Mylan lobbied for its product to be put in all public schools. Congress passed the bill. Mylan raised its price — a typical supply-demand reaction after a typical Washington swat at open competition.

The schools bill was co-sponsored by Senator Amy Klobuchar, a Minnesota Democrat, who now wants to investigate Mylan.

Bresch argues Mylan spent hundreds of millions of dollars researching the drug and putting Mylan on the market — costs associated with the research itself,  compliance with Food and Drug Administration rules, and the propping up of the insurance industry as required by Congress’ Affordable Care Act. Reportedly, for every $608 spent on the EpiPen, Mylan gets $270 while the insurer gets $334. Who’s to blame for the price spike now?

As Kevin Williamson notes in a scathing National Review piece to ask who’s really at fault for this shake-up in simple supply-demand economics:

You know how many treatments for anaphylaxis have been produced by politicians over the course of human history? Zero. Congress’s sole contribution to the existence of a handy device that keeps your children from dying from bee stings is the fact that Mylan CEO Heather Bresch is the daughter of a Democratic senator, Joe Manchin of West Virginia.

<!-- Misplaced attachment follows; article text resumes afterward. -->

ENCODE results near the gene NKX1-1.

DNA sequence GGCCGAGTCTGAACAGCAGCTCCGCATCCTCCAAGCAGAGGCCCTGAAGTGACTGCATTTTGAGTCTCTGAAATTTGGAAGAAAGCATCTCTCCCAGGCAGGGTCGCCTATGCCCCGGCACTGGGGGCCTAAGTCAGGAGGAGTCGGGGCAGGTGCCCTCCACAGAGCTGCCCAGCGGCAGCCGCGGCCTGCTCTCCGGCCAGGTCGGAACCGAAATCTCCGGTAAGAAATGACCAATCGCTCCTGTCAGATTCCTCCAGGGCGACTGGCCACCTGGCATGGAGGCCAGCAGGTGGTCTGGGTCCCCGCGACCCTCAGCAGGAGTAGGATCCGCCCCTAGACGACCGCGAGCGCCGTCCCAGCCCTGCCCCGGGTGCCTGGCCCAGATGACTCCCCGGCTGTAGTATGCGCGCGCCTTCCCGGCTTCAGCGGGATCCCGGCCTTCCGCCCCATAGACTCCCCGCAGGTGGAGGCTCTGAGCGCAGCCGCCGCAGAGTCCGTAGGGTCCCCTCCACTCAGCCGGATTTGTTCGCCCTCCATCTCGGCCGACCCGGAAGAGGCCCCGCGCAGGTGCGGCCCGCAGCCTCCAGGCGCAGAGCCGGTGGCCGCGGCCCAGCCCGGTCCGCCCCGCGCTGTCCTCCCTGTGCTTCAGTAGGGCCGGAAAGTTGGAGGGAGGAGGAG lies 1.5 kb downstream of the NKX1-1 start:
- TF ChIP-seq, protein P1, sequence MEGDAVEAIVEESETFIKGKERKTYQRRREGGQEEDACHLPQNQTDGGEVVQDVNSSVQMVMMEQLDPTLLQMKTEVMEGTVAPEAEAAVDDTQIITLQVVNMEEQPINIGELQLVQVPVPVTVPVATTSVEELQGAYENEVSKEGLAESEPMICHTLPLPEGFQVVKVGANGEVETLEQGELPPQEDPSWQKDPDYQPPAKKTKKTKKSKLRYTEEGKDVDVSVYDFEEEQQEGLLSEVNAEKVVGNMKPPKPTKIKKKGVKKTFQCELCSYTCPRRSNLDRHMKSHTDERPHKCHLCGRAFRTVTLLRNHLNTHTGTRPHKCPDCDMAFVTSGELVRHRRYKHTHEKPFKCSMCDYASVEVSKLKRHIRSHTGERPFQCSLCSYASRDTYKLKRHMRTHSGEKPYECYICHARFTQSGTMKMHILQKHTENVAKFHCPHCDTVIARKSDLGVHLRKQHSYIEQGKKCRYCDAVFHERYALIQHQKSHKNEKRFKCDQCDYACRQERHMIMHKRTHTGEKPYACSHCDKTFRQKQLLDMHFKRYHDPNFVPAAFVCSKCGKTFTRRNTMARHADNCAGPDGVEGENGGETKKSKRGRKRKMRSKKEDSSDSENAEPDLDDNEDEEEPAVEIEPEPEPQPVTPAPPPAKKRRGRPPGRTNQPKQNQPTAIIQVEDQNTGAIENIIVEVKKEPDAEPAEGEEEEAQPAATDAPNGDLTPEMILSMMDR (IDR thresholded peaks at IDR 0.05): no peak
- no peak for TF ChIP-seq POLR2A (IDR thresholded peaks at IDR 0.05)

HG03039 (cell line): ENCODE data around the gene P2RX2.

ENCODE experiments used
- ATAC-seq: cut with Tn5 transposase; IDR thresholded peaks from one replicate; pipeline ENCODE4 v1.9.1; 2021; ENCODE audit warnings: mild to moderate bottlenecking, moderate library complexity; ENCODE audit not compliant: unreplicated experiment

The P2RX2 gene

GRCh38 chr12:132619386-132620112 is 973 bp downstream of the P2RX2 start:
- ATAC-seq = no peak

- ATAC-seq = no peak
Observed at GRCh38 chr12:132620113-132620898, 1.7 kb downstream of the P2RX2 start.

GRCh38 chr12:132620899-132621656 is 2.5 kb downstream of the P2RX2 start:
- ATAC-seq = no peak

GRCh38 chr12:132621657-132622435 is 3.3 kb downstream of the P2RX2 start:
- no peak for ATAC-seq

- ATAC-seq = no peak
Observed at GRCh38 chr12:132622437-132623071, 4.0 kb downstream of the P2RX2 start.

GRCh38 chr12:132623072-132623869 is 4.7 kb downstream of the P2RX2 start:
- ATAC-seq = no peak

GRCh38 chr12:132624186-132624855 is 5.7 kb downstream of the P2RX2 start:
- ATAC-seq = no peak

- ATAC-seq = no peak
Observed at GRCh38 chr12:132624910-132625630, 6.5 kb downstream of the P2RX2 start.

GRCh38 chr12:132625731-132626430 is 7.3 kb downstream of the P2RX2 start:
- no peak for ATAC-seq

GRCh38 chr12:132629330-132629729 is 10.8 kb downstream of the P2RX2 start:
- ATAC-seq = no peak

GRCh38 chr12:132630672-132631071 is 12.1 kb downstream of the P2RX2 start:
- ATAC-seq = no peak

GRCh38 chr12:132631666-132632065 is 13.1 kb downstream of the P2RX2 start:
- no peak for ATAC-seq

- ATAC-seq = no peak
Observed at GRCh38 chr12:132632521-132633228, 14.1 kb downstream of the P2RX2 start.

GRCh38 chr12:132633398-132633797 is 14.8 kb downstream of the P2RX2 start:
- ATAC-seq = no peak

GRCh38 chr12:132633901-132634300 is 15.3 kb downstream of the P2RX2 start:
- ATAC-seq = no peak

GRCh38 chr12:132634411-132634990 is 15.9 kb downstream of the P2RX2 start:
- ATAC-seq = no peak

Yes, Mylan raised the price of an EpiPen. You know who else raised the price on EpiPens? Bernie Sanders and Hillary Clinton, that’s who, and Joe Manchin, too. You thought Obamacare meant free goodies for you paid for by wicked rich people and evil corporations, right, Sunshine? Remember that medical-device tax? An EpiPen is a medical device. You think the politicians don’t have any self-interest there?

Thought experiment: Your child is dying. Who do you go to for help? Sanders? Clinton? Or one of the research scientists who made the EpiPen possible?

Bresch agrees that health care laws have put an additional burden on the consumer.